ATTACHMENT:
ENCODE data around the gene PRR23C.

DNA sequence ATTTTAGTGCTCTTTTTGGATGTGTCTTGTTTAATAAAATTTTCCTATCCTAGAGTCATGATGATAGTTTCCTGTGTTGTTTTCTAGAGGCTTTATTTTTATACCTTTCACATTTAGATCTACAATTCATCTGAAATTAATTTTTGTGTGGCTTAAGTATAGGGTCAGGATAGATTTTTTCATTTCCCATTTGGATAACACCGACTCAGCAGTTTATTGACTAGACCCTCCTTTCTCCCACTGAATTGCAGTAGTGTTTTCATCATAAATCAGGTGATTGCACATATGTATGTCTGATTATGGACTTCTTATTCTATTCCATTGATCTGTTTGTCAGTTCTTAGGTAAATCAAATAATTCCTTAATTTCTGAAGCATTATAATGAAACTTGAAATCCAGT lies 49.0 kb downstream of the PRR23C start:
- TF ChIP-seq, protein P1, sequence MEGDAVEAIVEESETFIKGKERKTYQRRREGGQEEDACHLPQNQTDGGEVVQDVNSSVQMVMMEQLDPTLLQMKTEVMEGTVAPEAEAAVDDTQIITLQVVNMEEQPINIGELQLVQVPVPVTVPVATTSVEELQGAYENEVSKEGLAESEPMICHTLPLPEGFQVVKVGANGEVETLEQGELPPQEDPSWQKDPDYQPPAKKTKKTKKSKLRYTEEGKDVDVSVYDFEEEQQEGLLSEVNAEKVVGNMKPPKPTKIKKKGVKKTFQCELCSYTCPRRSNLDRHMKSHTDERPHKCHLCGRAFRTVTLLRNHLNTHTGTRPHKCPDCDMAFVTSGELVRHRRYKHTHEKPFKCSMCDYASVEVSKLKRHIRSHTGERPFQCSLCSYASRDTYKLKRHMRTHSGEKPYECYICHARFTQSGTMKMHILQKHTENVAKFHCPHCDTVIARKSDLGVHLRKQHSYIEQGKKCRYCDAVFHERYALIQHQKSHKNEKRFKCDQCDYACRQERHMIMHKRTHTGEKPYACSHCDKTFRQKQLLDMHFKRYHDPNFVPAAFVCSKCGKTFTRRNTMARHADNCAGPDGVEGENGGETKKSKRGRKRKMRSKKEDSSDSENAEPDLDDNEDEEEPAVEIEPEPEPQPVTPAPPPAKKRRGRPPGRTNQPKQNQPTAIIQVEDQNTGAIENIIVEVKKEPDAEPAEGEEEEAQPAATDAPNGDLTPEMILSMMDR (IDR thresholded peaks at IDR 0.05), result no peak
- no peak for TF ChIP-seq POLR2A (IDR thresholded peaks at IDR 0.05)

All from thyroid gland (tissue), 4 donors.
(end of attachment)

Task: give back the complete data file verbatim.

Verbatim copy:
ENCODE data around the gene PRR23C.

DNA sequence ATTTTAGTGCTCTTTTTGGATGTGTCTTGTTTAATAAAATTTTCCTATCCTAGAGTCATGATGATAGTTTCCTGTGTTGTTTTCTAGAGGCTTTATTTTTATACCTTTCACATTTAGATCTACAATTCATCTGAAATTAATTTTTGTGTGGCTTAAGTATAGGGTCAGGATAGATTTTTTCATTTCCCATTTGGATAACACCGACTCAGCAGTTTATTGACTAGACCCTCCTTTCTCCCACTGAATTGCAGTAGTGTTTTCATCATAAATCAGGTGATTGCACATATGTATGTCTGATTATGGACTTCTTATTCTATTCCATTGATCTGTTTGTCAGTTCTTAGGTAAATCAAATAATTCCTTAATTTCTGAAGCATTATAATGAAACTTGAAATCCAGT lies 49.0 kb downstream of the PRR23C start:
- TF ChIP-seq, protein P1, sequence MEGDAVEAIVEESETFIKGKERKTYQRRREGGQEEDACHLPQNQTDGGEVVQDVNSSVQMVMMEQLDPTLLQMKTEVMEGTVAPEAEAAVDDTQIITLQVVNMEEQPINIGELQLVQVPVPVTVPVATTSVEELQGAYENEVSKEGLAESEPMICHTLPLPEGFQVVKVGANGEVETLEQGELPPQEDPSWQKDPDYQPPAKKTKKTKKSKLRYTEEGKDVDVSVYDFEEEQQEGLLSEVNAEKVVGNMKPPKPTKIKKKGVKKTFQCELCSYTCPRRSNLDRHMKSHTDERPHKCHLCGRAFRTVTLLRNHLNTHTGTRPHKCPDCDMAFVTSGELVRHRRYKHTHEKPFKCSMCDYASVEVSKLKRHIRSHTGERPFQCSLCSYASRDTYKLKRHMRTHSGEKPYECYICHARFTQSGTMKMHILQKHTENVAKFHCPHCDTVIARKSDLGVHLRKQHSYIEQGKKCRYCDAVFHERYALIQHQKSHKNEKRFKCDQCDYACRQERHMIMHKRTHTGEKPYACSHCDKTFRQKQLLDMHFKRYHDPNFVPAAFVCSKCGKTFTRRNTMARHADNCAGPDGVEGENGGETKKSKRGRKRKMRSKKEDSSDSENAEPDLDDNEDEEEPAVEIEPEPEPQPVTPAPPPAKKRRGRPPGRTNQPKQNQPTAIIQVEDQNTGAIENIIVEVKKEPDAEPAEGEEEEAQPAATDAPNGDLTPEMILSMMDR (IDR thresholded peaks at IDR 0.05), result no peak
- no peak for TF ChIP-seq POLR2A (IDR thresholded peaks at IDR 0.05)

All from thyroid gland (tissue), 4 donors.